Look, a lot of folks realize that caucuses overvalue strength of support, it’s one of the reasons – again, you can argue, I think a lot of this is good things. It’s one of the reasons Bernie Sanders over-performed in caucus States in 2016. The Bernie supporters are more likely to be students, more likely to be heavily engaged, and Hillary supporters were more likely to be yeah, I’ll probably vote for her. That absolutely lends itself to overrepresentation.
You’re a college kid, your time – again, I know we have college listeners, but I know we also have smart college kids who listen to the show – mathematically, economically speaking, as a principle of economics, if you’re a college kid your time economically is worth less than somebody who’s in their 30s. That’s a mathematical fact. So a lot of people made that point, which you made.
You made a really excellent point that I don’t wanna pass lightly on, and that is there is also a normativity of who your supporters are. Because of the whole, they have to go persuade everybody else. So if you’re thinking about, who do you make your precinct chairperson in New Hampshire – again, New Hampshire, not a super diverse State, but at least it is a primary State.
Andrew: So if you’re the Klobuchar campaign and you want somebody to be your precinct captain in New Hampshire, you’re gonna pick your most energized, longest supporter. If you’re in an Iowa caucus you have to be thinking about picking, as your precinct chair for that particular caucus, not just somebody who has all those other attributes, but somebody who meets up with other people’s expectations of what your delegate should be.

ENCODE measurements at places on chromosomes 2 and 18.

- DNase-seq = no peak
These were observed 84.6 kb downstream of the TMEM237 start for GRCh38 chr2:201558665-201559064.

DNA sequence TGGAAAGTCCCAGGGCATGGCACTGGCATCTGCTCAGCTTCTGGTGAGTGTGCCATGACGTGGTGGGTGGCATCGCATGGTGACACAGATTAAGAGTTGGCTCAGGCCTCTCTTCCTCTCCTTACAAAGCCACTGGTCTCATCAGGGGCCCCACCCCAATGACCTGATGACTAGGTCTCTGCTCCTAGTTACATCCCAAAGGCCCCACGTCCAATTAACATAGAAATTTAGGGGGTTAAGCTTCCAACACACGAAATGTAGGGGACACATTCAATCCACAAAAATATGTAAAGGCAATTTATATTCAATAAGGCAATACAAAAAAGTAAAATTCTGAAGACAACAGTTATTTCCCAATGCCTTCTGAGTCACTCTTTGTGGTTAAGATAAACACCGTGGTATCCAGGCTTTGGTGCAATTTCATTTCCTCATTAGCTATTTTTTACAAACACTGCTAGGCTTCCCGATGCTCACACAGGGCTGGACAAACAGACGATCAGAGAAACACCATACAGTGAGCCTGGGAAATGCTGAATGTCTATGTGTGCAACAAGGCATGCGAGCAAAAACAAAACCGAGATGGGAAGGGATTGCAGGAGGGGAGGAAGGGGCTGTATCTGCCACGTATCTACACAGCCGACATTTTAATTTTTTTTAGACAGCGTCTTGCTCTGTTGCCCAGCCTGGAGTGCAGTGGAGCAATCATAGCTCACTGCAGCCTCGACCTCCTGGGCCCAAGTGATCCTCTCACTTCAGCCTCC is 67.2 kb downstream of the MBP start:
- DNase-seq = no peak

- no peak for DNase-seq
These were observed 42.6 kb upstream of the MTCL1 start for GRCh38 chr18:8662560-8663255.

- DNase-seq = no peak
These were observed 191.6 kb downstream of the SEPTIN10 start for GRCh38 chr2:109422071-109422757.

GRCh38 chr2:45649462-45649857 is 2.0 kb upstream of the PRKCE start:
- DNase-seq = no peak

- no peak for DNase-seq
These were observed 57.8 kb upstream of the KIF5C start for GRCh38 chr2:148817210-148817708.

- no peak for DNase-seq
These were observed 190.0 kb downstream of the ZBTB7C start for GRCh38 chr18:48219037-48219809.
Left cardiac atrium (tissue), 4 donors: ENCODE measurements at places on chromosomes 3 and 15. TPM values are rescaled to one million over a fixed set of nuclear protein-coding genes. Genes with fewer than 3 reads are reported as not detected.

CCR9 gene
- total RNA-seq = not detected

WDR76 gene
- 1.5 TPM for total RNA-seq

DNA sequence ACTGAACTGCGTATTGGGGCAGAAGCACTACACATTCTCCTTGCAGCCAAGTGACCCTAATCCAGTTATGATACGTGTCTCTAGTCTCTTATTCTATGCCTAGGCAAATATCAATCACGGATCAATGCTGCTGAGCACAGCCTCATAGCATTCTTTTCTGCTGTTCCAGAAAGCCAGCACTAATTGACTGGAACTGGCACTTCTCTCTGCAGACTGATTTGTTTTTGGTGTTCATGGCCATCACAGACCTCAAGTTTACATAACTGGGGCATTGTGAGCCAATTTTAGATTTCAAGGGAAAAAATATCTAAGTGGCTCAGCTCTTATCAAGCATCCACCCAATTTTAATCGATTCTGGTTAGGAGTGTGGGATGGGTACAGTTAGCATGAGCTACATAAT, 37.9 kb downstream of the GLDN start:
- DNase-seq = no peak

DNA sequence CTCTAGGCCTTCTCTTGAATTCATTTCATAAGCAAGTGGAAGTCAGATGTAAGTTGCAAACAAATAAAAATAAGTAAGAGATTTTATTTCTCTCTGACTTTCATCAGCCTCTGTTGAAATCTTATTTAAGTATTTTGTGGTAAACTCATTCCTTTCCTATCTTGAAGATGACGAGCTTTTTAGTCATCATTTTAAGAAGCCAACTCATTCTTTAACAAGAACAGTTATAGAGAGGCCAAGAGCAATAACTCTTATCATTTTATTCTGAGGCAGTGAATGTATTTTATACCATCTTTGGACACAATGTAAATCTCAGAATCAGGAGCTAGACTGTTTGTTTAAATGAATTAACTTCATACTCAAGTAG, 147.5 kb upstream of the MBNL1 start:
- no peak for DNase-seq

Let’s be super-duper clear about that. I cannot imagine that people of color, people who are gay for example, that people who are otherwise not fitting into what society views as typical, have a harder time getting those positions because the campaign’s like [Sighs] Yeah, but like is Aunt Mildred really gonna go over with the woman with the purple hair and the three nose piercings? That’s another aspect, just another subtle aspect of where it benefits those who are already privileged. So I really like that point so I wanted to reiterate it.
Thomas: Well thanks. So what’s the point that I interrupted you from making? [Laughs]